TTS are one of my favourite software companies and Reception and P1 pupils have been using Bee Bots enthusiastically since their arrival. They have some great new products for sale, including a hand held battery microphone for younger pupils where the sound files are saved to an internal USB drive, which means that the device simply needs to be plugged in for the file to be transferred. There's great scope for using these with many aspects of the curriculum e.g. describing outcomes of a science experiment or annotating an image with an audio file.

Traditionally, pupils have used Roamers in Key Stage One to learn about Control Technology. However, our stock of roamers have seen better days and they're finding it difficult to keep up. They're also incredibly heavy when they have their batteries inside them and TTS appear to have come up with the perfect product for schools looking for an alternative solution. Their Pro-Bots build upon knowledge, skills and concepts introduced by the Bee Bot allowing students to tackle more advanced Control techniques. Sourcing them in Hong Kong may be a little tricky, but they look like a really useful addition to our Control Technology equipment.

Back to the RM stand to have a look at their ASUS minibooks. Mobile computing is the theme of many suppliers at BETT. EDAs or PDAs have previously been flagged as a potential solution, but the companies involved in this technology appear to be developing mobile phone technology rather than the EDA/PDA, which is perfectly understandable. How do you use technology quickly and efficiently in a non-classroom environment? The ASUS appears to have much of the answer, plenty of disc space, internal camera and incredibly light. The analogy used is that it works like a notebook or a draft book might do in relation to a literacy book.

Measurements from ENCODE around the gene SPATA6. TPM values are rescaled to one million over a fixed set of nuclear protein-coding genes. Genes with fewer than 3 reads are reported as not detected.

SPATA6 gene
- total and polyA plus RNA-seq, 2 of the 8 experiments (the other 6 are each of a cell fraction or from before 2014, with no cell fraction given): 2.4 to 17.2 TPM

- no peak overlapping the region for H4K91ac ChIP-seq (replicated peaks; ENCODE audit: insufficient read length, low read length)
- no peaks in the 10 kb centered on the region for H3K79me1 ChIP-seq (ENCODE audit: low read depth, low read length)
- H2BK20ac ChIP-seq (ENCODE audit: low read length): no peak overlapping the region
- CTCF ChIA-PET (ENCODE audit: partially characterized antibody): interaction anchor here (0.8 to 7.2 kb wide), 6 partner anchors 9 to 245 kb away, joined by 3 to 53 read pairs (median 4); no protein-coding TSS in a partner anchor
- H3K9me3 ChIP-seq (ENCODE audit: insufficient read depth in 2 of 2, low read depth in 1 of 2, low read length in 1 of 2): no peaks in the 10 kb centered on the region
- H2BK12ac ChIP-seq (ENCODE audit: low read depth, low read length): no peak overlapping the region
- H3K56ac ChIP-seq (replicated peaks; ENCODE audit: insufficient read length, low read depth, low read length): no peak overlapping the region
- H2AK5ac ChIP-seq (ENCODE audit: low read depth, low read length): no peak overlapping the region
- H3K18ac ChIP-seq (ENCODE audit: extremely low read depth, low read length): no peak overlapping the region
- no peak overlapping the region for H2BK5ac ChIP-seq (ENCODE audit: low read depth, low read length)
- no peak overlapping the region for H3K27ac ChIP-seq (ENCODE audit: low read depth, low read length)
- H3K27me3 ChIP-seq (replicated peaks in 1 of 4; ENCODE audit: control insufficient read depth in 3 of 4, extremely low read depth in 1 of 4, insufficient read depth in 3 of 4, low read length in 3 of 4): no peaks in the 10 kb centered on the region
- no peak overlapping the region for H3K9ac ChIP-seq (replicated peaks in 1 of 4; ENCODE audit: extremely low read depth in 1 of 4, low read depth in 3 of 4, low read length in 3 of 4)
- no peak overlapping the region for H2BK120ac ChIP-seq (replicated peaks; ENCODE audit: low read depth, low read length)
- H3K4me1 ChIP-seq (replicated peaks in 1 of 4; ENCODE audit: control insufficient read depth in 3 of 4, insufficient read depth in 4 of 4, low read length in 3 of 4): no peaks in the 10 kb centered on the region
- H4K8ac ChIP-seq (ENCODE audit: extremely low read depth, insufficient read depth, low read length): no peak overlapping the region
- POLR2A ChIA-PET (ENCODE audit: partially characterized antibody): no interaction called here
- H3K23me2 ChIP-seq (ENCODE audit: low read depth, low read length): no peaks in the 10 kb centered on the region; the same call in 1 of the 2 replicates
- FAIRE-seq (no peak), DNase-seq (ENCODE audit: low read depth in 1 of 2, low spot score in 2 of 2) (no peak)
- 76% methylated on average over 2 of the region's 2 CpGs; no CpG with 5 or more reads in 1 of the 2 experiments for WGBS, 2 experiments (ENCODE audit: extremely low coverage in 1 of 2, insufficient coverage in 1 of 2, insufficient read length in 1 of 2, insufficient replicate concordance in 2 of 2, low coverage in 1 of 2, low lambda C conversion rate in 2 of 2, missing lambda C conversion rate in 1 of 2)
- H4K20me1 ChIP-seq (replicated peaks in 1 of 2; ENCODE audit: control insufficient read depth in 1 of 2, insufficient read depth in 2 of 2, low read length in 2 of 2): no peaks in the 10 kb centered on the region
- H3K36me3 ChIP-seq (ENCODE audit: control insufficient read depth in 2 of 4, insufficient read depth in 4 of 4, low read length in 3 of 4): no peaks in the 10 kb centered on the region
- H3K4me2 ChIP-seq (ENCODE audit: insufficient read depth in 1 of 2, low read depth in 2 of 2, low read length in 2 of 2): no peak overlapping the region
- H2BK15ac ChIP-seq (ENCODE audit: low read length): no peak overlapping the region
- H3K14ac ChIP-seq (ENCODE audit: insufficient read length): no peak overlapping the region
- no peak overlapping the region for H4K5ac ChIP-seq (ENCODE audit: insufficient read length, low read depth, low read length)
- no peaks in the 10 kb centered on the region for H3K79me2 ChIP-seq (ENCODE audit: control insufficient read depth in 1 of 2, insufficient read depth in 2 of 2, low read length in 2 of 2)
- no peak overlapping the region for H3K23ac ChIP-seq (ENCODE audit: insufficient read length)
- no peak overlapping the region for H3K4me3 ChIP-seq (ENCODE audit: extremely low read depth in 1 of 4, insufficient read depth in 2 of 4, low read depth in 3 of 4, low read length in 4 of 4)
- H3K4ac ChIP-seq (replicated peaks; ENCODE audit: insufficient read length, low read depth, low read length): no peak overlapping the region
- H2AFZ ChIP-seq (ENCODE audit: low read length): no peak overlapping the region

The real eye-opener here is that RM are producing a computer that uses open source software instead of that provided by Microsoft. The ASUS comes bundled with Open Office, a free, downloadable Office suite compatible with other major products. With many schools looking to move away from Microsoft, the idea that one of the largest UK based educational technology companies is now providing a product without Microsoft Office provides plenty of food for thought.

I'll be looking out for examples of good practice and case studies before we investigate further. One of the main attractions of these machines is that they are amazingly competitively priced, so the provision of a pack for mobile computing is an affordable option.